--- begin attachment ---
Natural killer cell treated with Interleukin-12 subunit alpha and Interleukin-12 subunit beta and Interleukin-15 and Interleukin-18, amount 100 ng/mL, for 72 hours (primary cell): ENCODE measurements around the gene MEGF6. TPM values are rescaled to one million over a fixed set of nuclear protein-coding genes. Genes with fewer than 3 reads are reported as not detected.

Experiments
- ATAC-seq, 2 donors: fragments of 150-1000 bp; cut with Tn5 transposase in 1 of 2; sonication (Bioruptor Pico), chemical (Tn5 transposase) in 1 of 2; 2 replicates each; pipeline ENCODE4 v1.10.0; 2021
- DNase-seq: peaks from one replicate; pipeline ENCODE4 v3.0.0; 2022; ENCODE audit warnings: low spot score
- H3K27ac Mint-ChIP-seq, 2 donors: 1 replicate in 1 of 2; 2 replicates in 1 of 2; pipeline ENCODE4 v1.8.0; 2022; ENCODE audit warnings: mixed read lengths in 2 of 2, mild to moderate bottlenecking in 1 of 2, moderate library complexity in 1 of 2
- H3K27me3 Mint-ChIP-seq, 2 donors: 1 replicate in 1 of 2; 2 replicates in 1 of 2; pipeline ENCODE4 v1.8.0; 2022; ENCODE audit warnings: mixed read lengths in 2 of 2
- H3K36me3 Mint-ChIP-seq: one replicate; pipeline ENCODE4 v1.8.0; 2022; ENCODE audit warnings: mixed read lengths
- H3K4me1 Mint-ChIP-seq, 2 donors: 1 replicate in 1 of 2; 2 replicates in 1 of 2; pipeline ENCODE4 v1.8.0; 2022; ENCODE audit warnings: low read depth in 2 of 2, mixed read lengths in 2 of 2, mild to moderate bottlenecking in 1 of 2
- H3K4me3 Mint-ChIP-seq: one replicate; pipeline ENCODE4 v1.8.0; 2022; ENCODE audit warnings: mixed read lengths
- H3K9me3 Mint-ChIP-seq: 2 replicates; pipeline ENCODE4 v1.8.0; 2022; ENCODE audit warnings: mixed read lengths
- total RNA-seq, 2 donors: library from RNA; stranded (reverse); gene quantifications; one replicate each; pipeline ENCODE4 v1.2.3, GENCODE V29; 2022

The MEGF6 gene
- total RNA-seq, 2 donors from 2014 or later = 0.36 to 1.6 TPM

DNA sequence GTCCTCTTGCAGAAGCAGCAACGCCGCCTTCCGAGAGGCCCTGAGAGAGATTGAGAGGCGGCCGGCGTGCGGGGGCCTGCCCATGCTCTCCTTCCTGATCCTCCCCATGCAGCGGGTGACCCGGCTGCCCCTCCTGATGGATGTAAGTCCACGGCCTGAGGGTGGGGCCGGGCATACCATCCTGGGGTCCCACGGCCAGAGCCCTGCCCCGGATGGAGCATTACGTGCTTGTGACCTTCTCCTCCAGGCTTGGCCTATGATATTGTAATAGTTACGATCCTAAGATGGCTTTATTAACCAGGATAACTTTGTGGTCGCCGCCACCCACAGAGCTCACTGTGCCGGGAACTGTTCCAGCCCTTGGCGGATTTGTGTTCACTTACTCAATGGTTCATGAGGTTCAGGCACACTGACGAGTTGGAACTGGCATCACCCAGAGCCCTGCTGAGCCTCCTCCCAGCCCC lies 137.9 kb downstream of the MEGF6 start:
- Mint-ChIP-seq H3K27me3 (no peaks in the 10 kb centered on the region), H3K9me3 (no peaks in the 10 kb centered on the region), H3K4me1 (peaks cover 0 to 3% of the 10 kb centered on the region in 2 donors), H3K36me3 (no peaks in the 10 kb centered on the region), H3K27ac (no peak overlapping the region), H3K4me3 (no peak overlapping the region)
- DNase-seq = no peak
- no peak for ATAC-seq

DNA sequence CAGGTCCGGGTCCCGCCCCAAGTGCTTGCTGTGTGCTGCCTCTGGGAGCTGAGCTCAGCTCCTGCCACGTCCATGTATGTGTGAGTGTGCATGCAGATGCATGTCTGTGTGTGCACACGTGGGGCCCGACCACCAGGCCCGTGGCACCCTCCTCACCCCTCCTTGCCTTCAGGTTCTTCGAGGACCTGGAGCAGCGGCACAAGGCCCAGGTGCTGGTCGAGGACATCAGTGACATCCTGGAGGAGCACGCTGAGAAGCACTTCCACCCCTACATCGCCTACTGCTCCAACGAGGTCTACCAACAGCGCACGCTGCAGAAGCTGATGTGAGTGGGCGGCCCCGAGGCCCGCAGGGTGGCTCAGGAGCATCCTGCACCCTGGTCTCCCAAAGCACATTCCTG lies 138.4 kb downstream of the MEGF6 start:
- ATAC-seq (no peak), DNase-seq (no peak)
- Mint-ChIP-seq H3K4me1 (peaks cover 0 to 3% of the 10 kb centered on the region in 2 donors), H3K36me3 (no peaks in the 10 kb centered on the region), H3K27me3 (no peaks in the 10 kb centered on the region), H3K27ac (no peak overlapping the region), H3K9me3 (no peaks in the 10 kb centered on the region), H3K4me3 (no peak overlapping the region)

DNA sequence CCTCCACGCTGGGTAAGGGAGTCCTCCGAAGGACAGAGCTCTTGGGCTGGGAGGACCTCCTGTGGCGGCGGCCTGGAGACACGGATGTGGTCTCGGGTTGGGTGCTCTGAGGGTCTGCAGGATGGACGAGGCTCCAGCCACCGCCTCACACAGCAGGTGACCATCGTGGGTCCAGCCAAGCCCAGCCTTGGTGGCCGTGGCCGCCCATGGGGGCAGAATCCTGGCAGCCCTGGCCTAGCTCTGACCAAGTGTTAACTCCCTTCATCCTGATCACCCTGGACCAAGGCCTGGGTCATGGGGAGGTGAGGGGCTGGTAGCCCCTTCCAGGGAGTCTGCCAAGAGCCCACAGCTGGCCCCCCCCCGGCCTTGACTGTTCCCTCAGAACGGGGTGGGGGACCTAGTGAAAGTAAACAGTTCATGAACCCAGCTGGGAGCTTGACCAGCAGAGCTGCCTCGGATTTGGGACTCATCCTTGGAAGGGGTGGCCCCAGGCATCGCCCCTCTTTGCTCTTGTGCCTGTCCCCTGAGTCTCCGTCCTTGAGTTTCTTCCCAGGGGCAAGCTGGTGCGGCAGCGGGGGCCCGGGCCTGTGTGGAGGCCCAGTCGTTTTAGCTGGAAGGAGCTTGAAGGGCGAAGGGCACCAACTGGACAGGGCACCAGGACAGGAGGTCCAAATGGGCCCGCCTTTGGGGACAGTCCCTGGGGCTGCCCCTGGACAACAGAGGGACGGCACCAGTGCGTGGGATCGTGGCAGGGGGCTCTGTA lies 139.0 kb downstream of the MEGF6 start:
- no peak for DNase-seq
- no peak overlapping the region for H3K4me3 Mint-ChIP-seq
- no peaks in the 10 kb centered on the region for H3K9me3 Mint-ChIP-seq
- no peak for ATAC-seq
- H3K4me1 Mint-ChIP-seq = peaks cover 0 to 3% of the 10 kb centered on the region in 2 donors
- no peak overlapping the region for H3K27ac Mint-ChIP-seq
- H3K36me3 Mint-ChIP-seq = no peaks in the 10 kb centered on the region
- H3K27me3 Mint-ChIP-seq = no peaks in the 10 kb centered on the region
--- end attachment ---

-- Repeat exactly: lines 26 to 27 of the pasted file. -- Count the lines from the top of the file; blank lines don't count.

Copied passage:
- H3K4me1 Mint-ChIP-seq = peaks cover 0 to 3% of the 10 kb centered on the region in 2 donors
- no peak overlapping the region for H3K27ac Mint-ChIP-seq